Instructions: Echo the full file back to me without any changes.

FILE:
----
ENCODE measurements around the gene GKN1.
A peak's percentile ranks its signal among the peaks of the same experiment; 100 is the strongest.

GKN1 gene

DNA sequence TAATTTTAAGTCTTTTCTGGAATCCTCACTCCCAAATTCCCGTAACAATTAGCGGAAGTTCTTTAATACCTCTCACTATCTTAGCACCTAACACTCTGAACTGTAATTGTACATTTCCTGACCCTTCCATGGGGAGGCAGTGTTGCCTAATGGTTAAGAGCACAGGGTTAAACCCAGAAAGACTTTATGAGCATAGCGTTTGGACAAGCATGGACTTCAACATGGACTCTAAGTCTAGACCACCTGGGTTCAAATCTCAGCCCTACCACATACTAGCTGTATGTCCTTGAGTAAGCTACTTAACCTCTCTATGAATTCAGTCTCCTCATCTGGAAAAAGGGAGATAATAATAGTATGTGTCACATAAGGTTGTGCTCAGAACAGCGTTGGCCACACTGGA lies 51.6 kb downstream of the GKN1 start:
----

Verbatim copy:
ENCODE measurements around the gene GKN1.
A peak's percentile ranks its signal among the peaks of the same experiment; 100 is the strongest.

GKN1 gene

DNA sequence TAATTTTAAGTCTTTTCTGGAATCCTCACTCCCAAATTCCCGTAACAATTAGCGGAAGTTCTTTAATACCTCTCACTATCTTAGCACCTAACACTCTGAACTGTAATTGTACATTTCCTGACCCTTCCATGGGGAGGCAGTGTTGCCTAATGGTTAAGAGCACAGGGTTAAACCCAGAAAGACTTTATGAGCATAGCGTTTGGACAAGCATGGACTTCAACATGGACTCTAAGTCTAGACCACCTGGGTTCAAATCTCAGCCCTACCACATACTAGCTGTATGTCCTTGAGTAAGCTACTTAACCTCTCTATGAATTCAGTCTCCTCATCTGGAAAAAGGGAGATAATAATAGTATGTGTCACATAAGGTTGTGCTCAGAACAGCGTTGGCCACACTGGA lies 51.6 kb downstream of the GKN1 start: